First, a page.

Carr's decidedly subjective opinion of Joyce is sometimes contradictory but usually shows the effects of Carr's anger over the litigation with the writer over money matters concerning the production of Oscar Wilde's The Importance of Being Earnest, the play in which both of them had been involved. Carr describes Joyce as paradoxical, having both positive and negative qualities. He is "a complex personality, an enigma, a contradictory spokesman for the truth, an obsessive litigant and yet an essentially private man who wished his total indifference to public notice to be universally recognized."

At one point, Carr determines that Joyce is "a prudish, prudent man ... in no way profligate or vulgar, and yet convivial, without being spendthrift." On the one hand, Joyce shows "a monkish unconcern for worldly and bodily comforts" and "shut[s] himself off from the richness of human society, whose temptations, on the other hand, he met with an ascetic disregard tempered only by sudden and catastrophic aberrations." Later, however, Carr insists that Joyce is an "Irish lout" and "a liar and a hypocrite, a tight-fisted, sponging, fornicating drunk not worth the paper."

Carr explains that he met Joyce when "his genius [was] in full flood in the making of Ulysses, before publication and fame turned him into a public monument for pilgrim cameras." At that time, "to be in his presence was to be aware of an amazing intellect bent on shaping itself into the permanent form of its own monument—the book the world now knows as Ulysses." Joyce detaches himself from the political tensions of the age, admitting, "as an artist ... I attach no importance to the swings and roundabout of political history."

Tristan Tzara

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Last Updated on May 6, 2015, by eNotes Editorial. Word Count: 241

A poet who created Dada—a nihilistic movement in art and literature in the early part of the twentieth century—Tzara claims he is "the natural enemy of bourgeois art and the natural ally of the political left." Often, during his arguments about art and politics, he gets highly emotional and lashes out at the other characters. Joyce calls him "an overexcited little man, with a need for self-expression far beyond the scope of [his] natural gifts.''

Doll argues that Tzara "becomes perhaps the first Stoppard mouthpiece to articulate a clear position on the seriousness of play." She continues that through his discussions with the other characters, Tzara's opinions on the nature of art and the artist become clear: "Not only does he insist on the right of the artist to delude audience expectation but he insists on the ethical function of such denunciation." Tzara explains that wars are fought for economic realities rather than ideologies, fought for words like oil and coal rather than freedom and patriotism.

Bigsby comments on Tzara's sometimes contradictory stance. The critic insists Tzara is "drawn simultaneously in both directions" between the philosophies of Joyce and of Lenin Tzara, he concludes, sometimes spins "neologisms and cascades of words like Joyce, convinced that the artist constitutes the difference between brute existence and any sense of transcendence," and at other times sees the writer "as the conscience of the revolution and justifying the brutality of its servants."

Other Characters

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Last Updated on May 6, 2015, by eNotes Editorial. Word Count: 419

Bennett Bennett, Carr's manservant, has"quite a weighty presence." When he relates the current news to his employer, he often expresses definite opinions about world affairs. Tzara claims Bennett "has radical sympathies,'' while Carr notes that he "seems to be showing alarming signs of irony." In her article on Tom Stoppard for Twayne's English Authors Series Online, Susan Rusinko suggests that Stoppard included Bennett in the play "to emphasize, by means of [his] keen knowledge and intelligence, the indifference of Carr to the events swirling about them." Rusinko notes that Bennett's comments are "wide-ranging, from the political events exploding in Russia to the revolutions occurring in the art world.''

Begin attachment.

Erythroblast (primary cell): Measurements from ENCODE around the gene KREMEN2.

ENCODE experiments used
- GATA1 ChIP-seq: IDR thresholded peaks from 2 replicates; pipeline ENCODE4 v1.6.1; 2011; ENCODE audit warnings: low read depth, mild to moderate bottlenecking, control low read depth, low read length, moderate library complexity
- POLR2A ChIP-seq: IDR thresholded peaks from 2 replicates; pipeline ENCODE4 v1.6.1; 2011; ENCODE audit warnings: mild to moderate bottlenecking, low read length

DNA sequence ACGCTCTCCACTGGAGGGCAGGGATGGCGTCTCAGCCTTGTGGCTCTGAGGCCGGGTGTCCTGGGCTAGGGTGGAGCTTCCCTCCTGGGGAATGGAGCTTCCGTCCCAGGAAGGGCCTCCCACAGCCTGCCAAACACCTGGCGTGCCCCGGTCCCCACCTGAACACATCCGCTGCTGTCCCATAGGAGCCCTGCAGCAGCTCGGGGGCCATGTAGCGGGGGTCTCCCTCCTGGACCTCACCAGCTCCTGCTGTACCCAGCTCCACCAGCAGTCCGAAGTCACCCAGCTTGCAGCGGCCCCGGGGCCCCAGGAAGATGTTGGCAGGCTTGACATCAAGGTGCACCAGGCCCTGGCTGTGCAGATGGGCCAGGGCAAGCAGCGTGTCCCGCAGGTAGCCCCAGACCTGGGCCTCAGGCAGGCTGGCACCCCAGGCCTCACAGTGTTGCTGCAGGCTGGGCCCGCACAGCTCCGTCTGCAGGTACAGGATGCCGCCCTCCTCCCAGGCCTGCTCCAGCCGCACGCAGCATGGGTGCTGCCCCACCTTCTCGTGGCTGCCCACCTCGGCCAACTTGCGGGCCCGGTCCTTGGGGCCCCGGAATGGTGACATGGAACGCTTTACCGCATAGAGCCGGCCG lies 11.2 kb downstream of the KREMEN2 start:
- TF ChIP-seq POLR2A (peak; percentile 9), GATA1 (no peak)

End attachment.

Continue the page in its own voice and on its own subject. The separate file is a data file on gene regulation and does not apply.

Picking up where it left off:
Cecily A librarian in the Zurich library, Cecily eventually marries Carr. She epitomizes the shallow pedant, as she studies poets based on alphabetical precedence and translates emphatically every word Lenin speaks in Russian. At the beginning of the play, she works with Lenin on his book on imperialism. She firmly believes that art should have a political purpose.

Gwen Gwen, Carr's sister, works for Joyce, researching and transcribing the manuscript of Ulysses. She reveals her superficiality when she decides that she loves Tzara because she is destined to love a poet.

Lenin Lenin has little interaction with the other characters. Most of what the reader discovers from him is taken from his writings. Bigsby notes that Lenin is the only character "who is not controlled by Carr's distorting imagination." Lenin has been in exile since the abortive 1905 revolution in Zurich. During the outbreak of the war, he and his wife were briefly interned in Austro-Hungary. After arriving in Switzerland, they came to Zurich so he could use the library as he worked on his book on imperialism. Carr notes Lenin's "complex personality, enigmatic, magnetic." He calls him "an essentially simple man, and yet an intellectual theoretician, bent ... on the seemingly impossible task of reshaping the civilized world into a federation of standing committees of workers' deputies " Even though Carr agrees to spy on him, he declares, "to those of us who knew him, Lenin's greatness was never in doubt." Lenin's beliefs on the function of art are illustrated in his essay "Literature and Art,'' which Carr reads. In that essay Lenin insists, "today literature must become party literature. … Literature must become a part of the common cause of the proletariat, a cog in the Social democratic mechanism."

Nadya Nadya is Lenin's solemn wife. She becomes extremely agitated when she learns that the revolution in Russia has begun.